But more recently, the problems have centered around Dany Bahar's direction, or misdirection, of the company. Recently fired for misuse of company funds, Bahar had set out an ambitious five-year plan to debut six new models. But along with the new models, Bahar envisioned a sharp change in the brand's identity, moving from relatively inexpensive, lightweight, sport-focused cars to more luxurious, expensive, and exclusive vehicles. Many fans bemoaned Bahar's input.
Now freed from Bahar, current Lotus parent DRB-Hicom has chopped much of Bahar's new car plans, but at the same time, is expected to reduce Lotus' involvement in motorsports as part of broad cost-cutting measures. Despite DRB-Hicom's stated commitment to the brand, and about $155 million worth of cash already invested in the brand, speculation of a sale to another carmaker has persisted.
The latest to join the fray is Volkswagen, by way of a confidentially-sourced report from Manager Magazin, via Reuters, and even then, only as a derivative of speculated interest in the intermediary owner of Lotus, Malaysia's Proton.
On one level, VW's interest in Proton makes obvious sense, giving the company an established network for vehicle sales in southeast Asia. VW even pursued, but ultimately failed to come to terms on, a purchase of Proton back in 2007. But pivoting from that seemingly sound business case to a highly speculative purchase of Lotus through Proton--which is mentioned only in passing in the Reuters report--has so far been largely the domain of online outlets.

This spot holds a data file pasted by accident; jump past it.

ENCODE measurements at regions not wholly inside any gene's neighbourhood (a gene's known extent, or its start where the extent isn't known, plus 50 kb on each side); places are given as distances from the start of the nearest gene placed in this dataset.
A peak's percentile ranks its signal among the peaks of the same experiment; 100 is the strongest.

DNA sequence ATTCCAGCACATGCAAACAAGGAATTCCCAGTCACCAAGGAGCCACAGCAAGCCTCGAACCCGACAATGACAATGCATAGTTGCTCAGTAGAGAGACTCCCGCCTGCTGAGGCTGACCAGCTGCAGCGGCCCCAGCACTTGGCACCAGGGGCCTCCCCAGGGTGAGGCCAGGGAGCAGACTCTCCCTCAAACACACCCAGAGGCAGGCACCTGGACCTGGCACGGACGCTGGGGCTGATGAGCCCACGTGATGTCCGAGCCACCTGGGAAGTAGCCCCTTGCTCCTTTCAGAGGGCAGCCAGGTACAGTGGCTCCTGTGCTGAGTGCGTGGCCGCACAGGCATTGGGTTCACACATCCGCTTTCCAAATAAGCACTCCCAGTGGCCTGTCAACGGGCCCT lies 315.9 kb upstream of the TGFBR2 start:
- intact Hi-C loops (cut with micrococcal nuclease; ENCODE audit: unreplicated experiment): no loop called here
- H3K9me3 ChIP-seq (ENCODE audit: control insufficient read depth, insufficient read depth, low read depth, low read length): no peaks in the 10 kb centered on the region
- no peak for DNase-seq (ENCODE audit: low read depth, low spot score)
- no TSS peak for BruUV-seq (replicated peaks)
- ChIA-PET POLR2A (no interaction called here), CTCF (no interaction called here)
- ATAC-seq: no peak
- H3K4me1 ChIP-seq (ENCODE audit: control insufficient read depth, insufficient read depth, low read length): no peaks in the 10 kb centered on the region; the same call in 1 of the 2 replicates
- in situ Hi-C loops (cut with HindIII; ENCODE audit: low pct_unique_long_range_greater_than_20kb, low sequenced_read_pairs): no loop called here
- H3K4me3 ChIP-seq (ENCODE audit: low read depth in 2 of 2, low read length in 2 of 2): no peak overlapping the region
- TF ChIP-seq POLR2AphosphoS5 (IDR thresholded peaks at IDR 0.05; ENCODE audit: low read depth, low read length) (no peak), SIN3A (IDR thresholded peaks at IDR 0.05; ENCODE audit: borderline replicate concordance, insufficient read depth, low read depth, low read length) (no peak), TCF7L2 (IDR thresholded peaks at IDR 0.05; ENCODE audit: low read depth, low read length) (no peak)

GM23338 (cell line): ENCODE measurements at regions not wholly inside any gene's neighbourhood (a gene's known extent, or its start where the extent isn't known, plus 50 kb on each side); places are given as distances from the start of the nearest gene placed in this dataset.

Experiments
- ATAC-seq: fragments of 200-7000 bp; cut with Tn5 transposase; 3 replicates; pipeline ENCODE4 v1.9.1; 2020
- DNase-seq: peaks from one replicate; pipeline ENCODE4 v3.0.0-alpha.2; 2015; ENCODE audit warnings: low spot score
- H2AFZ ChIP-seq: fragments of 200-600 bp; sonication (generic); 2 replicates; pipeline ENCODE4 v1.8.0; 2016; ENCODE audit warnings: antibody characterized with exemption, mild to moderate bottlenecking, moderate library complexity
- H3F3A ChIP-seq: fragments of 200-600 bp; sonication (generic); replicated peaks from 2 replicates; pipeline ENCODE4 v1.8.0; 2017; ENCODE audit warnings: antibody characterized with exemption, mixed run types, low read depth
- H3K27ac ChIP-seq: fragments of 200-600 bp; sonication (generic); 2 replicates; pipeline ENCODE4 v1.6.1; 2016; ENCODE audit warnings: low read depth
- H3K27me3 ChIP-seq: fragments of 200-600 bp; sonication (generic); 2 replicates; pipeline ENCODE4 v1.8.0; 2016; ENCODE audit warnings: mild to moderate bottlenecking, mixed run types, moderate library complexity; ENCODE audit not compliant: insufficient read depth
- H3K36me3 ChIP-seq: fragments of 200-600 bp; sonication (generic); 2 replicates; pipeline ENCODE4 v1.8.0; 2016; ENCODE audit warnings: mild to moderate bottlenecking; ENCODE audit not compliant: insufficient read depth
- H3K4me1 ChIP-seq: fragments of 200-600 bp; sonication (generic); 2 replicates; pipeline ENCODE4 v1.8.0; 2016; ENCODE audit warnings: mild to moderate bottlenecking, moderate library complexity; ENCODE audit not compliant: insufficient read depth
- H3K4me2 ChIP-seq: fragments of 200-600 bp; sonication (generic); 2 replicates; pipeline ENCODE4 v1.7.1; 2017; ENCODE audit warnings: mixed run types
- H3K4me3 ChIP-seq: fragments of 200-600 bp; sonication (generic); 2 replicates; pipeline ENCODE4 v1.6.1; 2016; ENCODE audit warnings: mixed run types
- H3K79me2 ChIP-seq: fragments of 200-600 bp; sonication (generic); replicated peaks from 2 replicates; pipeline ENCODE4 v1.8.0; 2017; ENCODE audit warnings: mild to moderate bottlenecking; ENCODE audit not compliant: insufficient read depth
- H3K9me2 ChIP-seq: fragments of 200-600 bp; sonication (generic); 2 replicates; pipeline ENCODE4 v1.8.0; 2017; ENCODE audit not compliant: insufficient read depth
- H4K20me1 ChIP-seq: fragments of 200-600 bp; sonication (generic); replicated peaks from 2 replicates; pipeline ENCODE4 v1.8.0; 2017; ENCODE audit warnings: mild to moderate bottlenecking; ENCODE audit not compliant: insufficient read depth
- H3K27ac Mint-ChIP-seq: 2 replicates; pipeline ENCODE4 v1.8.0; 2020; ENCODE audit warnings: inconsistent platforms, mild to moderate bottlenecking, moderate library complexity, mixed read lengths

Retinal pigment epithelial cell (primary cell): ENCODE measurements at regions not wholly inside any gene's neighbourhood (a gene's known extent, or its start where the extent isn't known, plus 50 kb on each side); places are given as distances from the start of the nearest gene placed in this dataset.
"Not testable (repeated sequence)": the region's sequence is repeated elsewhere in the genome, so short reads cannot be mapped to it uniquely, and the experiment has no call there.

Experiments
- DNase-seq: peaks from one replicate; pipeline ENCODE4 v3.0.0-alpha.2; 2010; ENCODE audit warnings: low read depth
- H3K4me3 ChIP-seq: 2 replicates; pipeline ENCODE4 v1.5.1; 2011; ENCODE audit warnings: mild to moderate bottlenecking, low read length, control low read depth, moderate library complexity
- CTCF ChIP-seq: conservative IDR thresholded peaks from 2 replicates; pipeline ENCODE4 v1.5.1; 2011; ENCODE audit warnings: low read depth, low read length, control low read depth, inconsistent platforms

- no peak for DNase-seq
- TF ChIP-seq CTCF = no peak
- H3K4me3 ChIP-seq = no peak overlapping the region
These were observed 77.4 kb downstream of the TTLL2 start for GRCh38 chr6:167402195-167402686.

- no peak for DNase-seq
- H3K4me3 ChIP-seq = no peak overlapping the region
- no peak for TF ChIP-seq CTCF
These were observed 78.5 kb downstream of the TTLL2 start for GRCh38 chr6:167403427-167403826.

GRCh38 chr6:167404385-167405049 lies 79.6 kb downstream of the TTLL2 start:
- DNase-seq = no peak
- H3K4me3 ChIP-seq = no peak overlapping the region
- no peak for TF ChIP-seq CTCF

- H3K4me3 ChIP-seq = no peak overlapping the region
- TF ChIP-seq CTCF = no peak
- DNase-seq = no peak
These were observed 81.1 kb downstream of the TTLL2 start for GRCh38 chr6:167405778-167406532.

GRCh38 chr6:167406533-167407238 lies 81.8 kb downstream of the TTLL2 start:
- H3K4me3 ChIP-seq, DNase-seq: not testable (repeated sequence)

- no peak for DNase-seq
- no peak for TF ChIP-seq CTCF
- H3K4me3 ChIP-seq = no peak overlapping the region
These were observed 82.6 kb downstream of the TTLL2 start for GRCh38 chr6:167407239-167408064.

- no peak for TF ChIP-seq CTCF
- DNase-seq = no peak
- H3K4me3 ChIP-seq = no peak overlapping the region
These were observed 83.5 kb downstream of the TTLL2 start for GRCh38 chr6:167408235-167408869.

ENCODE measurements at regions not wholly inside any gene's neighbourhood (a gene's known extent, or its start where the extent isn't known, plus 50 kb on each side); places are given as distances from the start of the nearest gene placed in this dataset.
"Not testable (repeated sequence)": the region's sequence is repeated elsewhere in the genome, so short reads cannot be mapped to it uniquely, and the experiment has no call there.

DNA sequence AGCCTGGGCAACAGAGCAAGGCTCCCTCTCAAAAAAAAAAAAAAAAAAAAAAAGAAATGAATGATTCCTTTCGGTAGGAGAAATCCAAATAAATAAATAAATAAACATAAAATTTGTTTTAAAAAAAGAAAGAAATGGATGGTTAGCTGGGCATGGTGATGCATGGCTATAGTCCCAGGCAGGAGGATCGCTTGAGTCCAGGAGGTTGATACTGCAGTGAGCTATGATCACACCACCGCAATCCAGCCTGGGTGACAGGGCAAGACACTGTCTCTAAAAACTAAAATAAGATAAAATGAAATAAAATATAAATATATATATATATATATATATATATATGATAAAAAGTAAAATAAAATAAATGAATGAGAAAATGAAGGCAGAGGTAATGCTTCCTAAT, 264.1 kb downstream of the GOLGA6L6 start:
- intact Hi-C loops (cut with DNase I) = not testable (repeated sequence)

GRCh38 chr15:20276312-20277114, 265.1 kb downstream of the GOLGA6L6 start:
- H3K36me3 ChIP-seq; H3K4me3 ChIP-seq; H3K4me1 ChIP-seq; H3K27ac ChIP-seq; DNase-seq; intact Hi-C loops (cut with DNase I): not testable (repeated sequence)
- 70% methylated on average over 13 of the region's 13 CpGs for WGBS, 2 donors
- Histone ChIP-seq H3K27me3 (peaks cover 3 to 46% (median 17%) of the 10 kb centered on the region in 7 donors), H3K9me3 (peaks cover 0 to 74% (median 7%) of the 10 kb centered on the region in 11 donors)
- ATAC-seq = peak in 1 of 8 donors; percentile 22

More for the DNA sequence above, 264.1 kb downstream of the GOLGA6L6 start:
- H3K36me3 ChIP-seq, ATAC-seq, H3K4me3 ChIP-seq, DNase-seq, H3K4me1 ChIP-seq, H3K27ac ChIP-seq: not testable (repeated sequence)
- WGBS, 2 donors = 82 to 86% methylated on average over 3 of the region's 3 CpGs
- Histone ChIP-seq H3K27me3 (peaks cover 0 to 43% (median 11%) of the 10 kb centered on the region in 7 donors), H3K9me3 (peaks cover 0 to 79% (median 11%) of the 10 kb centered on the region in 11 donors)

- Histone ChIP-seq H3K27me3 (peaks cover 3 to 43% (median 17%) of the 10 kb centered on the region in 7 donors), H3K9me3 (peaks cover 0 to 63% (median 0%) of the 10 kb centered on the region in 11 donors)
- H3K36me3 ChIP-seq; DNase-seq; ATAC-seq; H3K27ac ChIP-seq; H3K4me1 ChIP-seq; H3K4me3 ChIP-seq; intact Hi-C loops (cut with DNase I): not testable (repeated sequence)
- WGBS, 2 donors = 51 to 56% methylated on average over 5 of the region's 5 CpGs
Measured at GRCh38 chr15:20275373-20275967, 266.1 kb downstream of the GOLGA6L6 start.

So why might Volkswagen be after Lotus? It's not obvious at all, with Porsche already providing a very successful sports car division with the group. Lamborghini fills the exclusive, expensive supercar niche well. Audi produces luxurious and sporty mainstream luxury vehicles. What could Lotus add to this mix?
The answer, as far as we can tell, is nothing. Any interest in Lotus at VW would have to be motivated by something outside the retail case, with our best bets being motorsports or engineering.
But even then, why Lotus? Volkswagen already has strong motorsports involvement through all of its major brands, with GT racing involvement from Porsche, endurance prototypes at Audi, sedan racing at VW, and a range of series, including a one-make championship, with Lamborghini.
So that leaves engineering. Lotus Engineering, a separate division of Lotus Cars, is an innovative, high-tech band of automotive and transportation sector boffins that have designed some truly impressive things, often under contract for other car companies. But Volkswagen has its own very deep engineering pool, with widespread success particularly in the field of engine design. Does a global carmaker with its fingers in nearly every conceivable pot really need to buy a southeast Asian car company just to add a partial interest in a building full of engineers? It seems, at best, unlikely.
Ultimately, if DRB-Hicom lets go of Proton, and if VW is the buyer, and if Lotus goes with Proton as part of the sale, and if VW takes more than a minority interest in Lotus, we might see something of interest come of the deal. But that's a lot of ifs.